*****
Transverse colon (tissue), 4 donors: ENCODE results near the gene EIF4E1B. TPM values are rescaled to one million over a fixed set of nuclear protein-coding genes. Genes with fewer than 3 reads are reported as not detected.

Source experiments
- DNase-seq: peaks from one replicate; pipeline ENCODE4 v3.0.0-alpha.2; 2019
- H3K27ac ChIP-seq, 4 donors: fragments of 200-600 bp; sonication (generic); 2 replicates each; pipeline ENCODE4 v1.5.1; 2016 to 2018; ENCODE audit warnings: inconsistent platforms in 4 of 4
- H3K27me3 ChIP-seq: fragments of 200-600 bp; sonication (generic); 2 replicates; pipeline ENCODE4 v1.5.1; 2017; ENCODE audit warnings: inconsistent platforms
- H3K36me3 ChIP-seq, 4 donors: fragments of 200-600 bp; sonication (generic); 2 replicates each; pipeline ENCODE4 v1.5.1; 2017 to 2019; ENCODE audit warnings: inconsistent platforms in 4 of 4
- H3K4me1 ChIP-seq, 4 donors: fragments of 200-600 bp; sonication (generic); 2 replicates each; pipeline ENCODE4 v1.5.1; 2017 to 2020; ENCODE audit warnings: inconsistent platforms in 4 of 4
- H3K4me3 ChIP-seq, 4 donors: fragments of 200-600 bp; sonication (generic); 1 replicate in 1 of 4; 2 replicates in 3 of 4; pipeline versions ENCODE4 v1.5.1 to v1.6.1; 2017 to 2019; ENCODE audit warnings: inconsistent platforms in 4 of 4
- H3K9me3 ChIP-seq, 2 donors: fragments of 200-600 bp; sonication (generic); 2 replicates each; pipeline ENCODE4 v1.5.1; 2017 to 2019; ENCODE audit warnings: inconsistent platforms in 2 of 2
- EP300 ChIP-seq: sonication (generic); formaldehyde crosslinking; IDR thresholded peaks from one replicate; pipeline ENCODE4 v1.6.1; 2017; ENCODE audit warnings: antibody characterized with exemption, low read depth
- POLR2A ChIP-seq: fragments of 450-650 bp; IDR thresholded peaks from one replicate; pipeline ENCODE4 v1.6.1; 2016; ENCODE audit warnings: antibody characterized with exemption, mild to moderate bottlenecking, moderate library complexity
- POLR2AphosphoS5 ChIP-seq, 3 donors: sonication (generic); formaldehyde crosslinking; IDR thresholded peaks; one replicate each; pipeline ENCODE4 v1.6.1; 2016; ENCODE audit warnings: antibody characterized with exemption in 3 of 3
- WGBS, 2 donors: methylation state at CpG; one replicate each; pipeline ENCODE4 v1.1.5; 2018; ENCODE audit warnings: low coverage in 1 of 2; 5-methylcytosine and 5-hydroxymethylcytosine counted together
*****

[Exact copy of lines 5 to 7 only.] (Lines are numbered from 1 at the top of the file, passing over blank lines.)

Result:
- H3K27me3 ChIP-seq: fragments of 200-600 bp; sonication (generic); 2 replicates; pipeline ENCODE4 v1.5.1; 2017; ENCODE audit warnings: inconsistent platforms
- H3K36me3 ChIP-seq, 4 donors: fragments of 200-600 bp; sonication (generic); 2 replicates each; pipeline ENCODE4 v1.5.1; 2017 to 2019; ENCODE audit warnings: inconsistent platforms in 4 of 4
- H3K4me1 ChIP-seq, 4 donors: fragments of 200-600 bp; sonication (generic); 2 replicates each; pipeline ENCODE4 v1.5.1; 2017 to 2020; ENCODE audit warnings: inconsistent platforms in 4 of 4